This novel tells the story of post-war England through one familys tragedy and loss. It starts with the Great Flood of 1953 and ends with the Greenham Common protests in the late nineteen-seventies.
I know the fear of death is always with us but sometimes it can disappear for days. You dont think about it when your wife is coming to bed and she takes off her nightgown and youre excited by her nakedness even if you have been married for a long time. You dont think about it when your child gives you a smile that you know is meant only for you or when the sea is dead calm and youre out fishing with no one to trouble you. You dont think about death, of course you dont, it never crosses your mind, but then back it comes, far too soon, telling you not to be so cocky, dont think this is going to last mate, this is all the happiness youre going to get and you should be grateful I didnt come before.
It is 1953 in Canvey Island. Len and Auntie Vi are dancing, he in polished shoes and slicked hair, she in fur stole and long gloves. They move lightly, with an easy sway. Uncle George sits and watches, but his mind is elsewhere, still fighting a war that has been over for almost a decade.
Back at home, Lens wife Lily and their small son Martin are fighting for their lives, waist-deep in a raging black torrent of water. Lilys foot is stuck, but she begs her son to leave her, to try and get help. This sight of his mother, ghostly in her drenched nightdress, is his last glimpse of her alive.
In the years after the flood, Len turns to Vi for comfort, and as Martin grows older he feels estranged from them both, shadowed by feelings of guilt and loss. As we follow the family in the aftermath of their bereavement, we follow too the fortunes of England, from Churchills funeral to Greenham Common, from the austerity of the post-war years to the day the Iron Lady swept into Downing Street, and beyond.
Canvey Island tells the story of changing times in post-war Britain through one familys tragedy and loss. It is a novel about past wounds and past passions, about growing up and growing old, about love, hope and reconciliation.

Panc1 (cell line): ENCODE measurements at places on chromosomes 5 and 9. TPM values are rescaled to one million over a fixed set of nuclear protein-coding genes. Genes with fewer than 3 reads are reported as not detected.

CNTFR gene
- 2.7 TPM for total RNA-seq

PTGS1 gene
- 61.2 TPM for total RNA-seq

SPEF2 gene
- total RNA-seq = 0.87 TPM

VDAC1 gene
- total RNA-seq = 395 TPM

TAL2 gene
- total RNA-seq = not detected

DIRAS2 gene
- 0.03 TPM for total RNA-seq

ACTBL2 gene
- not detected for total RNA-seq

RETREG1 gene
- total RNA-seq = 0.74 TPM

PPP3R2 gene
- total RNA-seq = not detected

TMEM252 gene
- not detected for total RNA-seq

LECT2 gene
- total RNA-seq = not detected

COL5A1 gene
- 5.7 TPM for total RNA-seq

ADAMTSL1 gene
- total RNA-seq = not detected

I had hours of understated pleasure with Runcies Canvey Island
Helena Drysdale, New Statesman, `Books of the Year
This book had me hooked before the end of the first sentence, and its characters stayed with me for weeks afterwards ... excellent
Wendy James, New Books
This is an accomplished, restrained novel of class and personal conflict, with some great lines and a lovely eye for period detail
Robert Colvile, Observer
All engulfing… a modern epic of generational, social and political change.
Runcie has treated us to an accomplished, restrained novel.
Canvey Island, James Runcies tender, intimate account of post-war England, left me both wistful and elated: wistful because of the inevitably compromised emotional lives of its characters, their furtiveness and timidity, their betrayals and bereavements; elated because the novel is so engaging, so well-shaped and so unsparingly, generously truthful.
This is a novel about family secrets. How much do we need to know about our parents lives, and how much do we really want to know? By the same turn, how much do we want our children to know about us?
Perhaps a family needs its secrets.
Canvey Island is about one family and one place over forty years and deals with all the confusions, expectations, and betrayals that come with the passing of time. Ive tried to make it both affectionate and true, humane, I suppose, in its dealing with the emotions of parents and children, husbands and wives, friends and lovers.
It is also a novel about Britain and the changes it has seen since the last world war; how expectations have been met or thwarted, how personal lives have become more open and confessional, how families have become fragmented and confused.
Its a family story, a condition of Britain novel, and a book about marriage and children.
Its about love, faith and redemption.
And it has jokes.
Canvey Island was broadcast as a Book at Bedtime on BBC Radio 4. Heres a short extract.